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Individuals May be Able To Salvage Valuable Flood-Damaged Items

Release date: 
September 29, 2011
Release Number: 

ALBANY, NY – Valuable photographs and family heirlooms that have been damaged by flood waters can sometimes be saved if certain procedures are followed, say emergency managers and restoration experts.

Photographs may be the only record of special occasions such as weddings, birthdays and graduations. Damaged photographs, for which there are no negatives, should receive attention first. It may not be possible to save photographs that have stuck together or become moldy.

Handle all wet photos carefully as the surfaces may be fragile. Wet photos may be washed and rinsed in clean water, if necessary, but be careful not to touch the surfaces.  Dry them face up in a single layer on a clean surface, such as a table, window screen or clean plastic.

Avoid drying the photos in direct sunlight as they may split, warp or fade. Photos may curl during drying, but they can be flattened later.

If a freezer is available, freeze the photos immediately after rinsing them. Seal several photos in plastic bags with a tie or in a Zip-Loc bag. If possible, place wax paper between each photo to prevent sticking. Later, they may be separated and air-dried.

Air circulation is essential for drying photos. Electric fans, when used carefully, can significantly help in drying and preserving your important mementos. If flood waters did not damage the negative, you can make additional prints.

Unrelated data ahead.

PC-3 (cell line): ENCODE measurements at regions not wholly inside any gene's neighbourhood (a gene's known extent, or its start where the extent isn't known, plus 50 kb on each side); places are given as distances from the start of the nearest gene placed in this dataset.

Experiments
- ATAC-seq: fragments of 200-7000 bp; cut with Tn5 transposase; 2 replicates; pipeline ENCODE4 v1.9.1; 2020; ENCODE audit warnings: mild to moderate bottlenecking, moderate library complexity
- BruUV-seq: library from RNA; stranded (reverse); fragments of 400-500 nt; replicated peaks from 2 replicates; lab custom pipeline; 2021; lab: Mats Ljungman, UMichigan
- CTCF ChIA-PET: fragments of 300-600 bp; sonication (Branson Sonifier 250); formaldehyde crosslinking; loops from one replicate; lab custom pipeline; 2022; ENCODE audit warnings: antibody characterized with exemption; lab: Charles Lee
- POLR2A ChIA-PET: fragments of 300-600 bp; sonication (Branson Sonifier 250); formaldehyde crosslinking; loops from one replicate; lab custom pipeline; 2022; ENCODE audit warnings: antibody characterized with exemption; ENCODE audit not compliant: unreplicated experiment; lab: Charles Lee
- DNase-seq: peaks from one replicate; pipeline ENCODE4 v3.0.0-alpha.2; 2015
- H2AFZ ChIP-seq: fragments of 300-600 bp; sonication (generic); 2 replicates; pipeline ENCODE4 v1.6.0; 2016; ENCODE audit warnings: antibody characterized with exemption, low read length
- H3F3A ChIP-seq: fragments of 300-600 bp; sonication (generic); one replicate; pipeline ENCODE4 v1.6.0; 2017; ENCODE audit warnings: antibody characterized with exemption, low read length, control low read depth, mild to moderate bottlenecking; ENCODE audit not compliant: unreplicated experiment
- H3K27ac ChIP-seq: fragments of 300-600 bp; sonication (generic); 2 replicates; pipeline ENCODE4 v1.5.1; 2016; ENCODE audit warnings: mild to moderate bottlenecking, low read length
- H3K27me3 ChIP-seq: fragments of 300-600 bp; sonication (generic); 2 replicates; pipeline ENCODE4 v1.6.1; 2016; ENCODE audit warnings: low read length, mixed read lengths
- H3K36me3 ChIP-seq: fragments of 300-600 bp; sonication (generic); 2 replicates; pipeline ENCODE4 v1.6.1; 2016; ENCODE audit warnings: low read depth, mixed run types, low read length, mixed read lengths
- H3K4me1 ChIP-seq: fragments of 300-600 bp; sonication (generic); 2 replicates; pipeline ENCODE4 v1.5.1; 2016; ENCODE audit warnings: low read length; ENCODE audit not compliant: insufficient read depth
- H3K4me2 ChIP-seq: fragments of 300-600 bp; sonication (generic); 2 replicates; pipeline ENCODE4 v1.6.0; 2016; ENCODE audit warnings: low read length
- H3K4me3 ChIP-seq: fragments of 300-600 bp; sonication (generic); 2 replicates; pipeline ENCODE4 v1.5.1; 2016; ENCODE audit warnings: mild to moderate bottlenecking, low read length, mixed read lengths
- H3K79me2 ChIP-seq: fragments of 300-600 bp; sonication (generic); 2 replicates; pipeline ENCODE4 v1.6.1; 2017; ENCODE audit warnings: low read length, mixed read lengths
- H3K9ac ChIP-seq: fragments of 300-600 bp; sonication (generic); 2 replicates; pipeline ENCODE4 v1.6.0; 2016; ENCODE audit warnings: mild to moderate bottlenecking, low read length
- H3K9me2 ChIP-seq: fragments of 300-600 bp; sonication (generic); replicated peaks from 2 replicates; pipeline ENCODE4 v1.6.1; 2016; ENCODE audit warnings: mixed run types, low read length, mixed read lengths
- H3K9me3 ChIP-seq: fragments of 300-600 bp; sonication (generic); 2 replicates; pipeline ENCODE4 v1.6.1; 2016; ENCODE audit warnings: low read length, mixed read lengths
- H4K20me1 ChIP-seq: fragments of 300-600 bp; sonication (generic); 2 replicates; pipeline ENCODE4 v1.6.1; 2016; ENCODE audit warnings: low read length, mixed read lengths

Tips for Recovering Other Water-Damaged Valuables:

  • If the object is still wet, rinse with clear, clean water or a fine hose spray. Clean off dry silt and debris with a soft brush or dab with a damp cloth.
  • Air-dry objects indoors if possible.
  • Retard mold and mildew growth by reducing the humidity. Increase airflow with fans, air conditioners, dehumidifiers or open windows.
  • Avoid using disinfectants on historic wallpapers.
  • If objects are broken or begin to fall apart, place all broken pieces, bits of veneer and detached parts in clearly labeled open containers. Do not attempt to repair objects until completely dry, or in the case of important materials, until you have consulted with a professional conservator.
  • Documents, books, photographs, and works of art on paper may be extremely fragile when wet, so handle them carefully. If possible, free the edges of prints and paper objects in mats and frames and allow them to air dry.
  • Remove wet paintings from the frame but not from the stretcher. Air dry, face up, away from direct sunlight.
  • Furniture finishes and painting surfaces may develop a white haze or bloom from contact with water and humidity. These problems do not require immediate attention. Consult a professional conservator.

Further information is available at: NY SHPO website at, or call the Division for Historic Preservation at (518) 237-8643.

FEMA's mission is to support our citizens and first responders to ensure that as a nation we work together to build, sustain, and improve our capability to prepare for, protect against, respond to, recover from, and mitigate all hazards.

Last Updated: 
July 16, 2012 - 18:46
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